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Wednesday, September 15, 2004 - Page updated at 01:14 A.M.
McKenna wins, Senn leading in attorney general campaigns
By Beth Kaiman
"I'm cautiously optimistic, but getting increasingly enthusiastic," said Senn.
In the contest to replace three-term Attorney General Christine Gregoire, both Senn, a former state insurance commissioner, and Sidran, a former Seattle city attorney, were attempting comebacks. McKenna, the front-runner in his race from the start, has been seen as a GOP star ready to establish a statewide profile.
"The numbers are very good. We're gratified," McKenna said last night as it became clear he was trouncing Vaska. "But we have work ahead."
McKenna said the race to replace Gregoire will be a sprint: seven weeks until Election Day, only four weeks until absentee ballots are mailed.
She was expected to do well across the state and finish ahead of Sidran in much of Eastern Washington. Sidran was counting on big numbers in King County, where he was slightly ahead last night.
Senn's reputation as being unfriendly to business during her time as insurance commissioner led the U.S. Chamber of Commerce to contribute an unprecedented $1.5 million for a TV ad campaign criticizing Senn's tenure as insurance commissioner.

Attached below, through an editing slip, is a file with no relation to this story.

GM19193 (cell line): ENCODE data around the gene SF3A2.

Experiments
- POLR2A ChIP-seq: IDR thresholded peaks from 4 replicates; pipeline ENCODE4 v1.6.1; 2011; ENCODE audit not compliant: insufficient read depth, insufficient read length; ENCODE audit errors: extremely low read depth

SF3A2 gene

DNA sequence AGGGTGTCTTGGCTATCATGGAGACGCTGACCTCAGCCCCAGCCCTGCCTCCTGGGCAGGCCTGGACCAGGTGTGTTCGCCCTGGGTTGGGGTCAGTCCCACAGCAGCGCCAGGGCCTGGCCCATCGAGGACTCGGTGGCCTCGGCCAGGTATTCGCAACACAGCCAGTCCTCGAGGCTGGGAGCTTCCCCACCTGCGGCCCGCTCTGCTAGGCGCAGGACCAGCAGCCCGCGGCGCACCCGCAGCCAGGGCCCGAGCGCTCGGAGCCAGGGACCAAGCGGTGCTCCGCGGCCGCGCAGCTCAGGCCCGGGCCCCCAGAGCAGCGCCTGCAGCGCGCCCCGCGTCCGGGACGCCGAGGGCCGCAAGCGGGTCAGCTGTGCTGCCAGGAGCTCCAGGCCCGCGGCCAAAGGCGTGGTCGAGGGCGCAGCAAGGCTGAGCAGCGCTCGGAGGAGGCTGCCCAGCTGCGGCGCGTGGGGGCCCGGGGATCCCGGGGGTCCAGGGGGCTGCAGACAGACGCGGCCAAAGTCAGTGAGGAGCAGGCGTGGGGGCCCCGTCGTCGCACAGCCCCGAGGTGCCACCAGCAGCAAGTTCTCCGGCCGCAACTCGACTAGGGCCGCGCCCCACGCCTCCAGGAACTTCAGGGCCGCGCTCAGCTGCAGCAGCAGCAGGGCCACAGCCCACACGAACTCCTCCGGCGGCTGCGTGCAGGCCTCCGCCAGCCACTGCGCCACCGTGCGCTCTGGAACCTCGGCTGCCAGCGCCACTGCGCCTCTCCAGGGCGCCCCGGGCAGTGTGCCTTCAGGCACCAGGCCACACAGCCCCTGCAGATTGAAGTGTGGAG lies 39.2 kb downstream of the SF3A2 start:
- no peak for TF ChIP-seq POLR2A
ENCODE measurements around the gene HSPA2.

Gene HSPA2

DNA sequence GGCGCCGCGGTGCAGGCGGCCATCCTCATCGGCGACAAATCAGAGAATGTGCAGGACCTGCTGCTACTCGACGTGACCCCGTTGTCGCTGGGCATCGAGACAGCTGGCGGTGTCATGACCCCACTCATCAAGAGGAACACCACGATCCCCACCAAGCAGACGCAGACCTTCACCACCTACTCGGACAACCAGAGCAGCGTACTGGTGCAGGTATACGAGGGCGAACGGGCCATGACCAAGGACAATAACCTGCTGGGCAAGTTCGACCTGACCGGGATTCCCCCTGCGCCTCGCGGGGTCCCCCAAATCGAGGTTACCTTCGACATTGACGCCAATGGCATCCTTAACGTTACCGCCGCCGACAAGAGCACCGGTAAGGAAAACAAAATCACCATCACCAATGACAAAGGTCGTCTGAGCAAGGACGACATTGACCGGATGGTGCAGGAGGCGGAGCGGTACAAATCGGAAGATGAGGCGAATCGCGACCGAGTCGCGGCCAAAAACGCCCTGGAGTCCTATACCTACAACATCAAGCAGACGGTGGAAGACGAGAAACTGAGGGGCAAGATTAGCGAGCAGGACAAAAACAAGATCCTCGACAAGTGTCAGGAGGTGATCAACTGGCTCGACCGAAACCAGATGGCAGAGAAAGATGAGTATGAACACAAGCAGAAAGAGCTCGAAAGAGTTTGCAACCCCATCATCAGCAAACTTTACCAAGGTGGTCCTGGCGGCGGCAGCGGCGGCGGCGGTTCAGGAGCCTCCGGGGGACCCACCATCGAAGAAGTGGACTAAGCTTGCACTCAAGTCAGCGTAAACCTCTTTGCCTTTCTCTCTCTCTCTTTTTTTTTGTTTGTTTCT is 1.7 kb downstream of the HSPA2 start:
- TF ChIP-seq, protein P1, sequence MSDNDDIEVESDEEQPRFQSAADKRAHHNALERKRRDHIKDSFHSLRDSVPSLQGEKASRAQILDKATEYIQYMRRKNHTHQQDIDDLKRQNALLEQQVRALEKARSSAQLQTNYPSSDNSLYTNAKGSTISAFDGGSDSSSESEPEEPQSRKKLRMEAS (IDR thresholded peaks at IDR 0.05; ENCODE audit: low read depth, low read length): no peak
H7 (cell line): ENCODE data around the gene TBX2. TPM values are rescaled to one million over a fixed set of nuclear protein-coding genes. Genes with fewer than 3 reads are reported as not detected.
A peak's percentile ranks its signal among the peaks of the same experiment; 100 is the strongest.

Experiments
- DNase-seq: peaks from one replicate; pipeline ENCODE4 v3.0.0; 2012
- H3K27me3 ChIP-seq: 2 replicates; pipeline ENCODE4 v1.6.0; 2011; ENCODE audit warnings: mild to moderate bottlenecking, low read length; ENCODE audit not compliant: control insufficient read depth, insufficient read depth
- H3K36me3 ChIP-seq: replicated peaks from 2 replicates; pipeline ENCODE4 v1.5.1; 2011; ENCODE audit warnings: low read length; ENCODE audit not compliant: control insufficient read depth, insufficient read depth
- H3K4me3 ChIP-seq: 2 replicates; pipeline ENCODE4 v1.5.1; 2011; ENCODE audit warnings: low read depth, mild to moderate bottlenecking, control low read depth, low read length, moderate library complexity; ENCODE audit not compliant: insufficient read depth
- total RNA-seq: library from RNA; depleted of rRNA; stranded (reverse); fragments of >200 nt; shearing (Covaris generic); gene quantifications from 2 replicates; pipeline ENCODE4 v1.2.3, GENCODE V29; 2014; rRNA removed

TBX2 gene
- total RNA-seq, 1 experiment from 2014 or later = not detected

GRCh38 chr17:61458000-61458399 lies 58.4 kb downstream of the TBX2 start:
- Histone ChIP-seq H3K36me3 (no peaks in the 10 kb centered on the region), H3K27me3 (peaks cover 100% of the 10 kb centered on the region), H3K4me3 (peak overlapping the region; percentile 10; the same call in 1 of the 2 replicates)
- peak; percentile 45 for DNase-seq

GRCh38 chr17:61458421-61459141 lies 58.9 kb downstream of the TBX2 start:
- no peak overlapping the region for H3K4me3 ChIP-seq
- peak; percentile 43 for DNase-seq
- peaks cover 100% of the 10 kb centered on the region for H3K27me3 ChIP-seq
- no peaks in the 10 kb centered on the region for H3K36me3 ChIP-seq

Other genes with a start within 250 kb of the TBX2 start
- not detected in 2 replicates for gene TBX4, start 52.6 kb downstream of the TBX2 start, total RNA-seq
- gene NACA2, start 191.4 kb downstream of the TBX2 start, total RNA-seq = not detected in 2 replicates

The resulting publicity for Senn's candidacy, Sidran said last night, proved challenging for his campaign.
"The biggest challenge in the last part of the campaign was convincing people I was more than a footnote in the controversy," Sidran said.
Said Senn, "People were offended by the smear tactics."
She promised voters she would build on her work as insurance commissioner, an office she had held from 1993 to 2001, by fighting for lower prescription-drug prices, lower gas prices and affordable health care.
Like Senn, Sidran, 53, pledged to fight for consumers, and he emphasized his expertise as the only candidate with experience as a prosecutor.
Sidran was a deputy King County prosecutor and later served three terms as city attorney, where he gained a law-and-order reputation by supporting so-called "civility laws" and a car-impound policy.
He narrowly lost the Seattle mayoral race in 2001.
Like the other candidates, McKenna, 41, is little-known outside King County, but in winning three County Council terms, he established party connections and campaign experience.
On the council, McKenna has pushed for lower taxes and criticized Sound Transit's light-rail plan.
As attorney general, McKenna said, he would support tort reform and better risk management.
Vaska, 43, played up his 18 years of legal experience and sought to appeal to moderates.
Green candidate Paul Richmond is also running, while Libertarian J. Bradley Gibson will make the ballot if he wins 1 percent of the primary vote.
Beth Kaiman: 206-464-2441 or firstname.lastname@example.org
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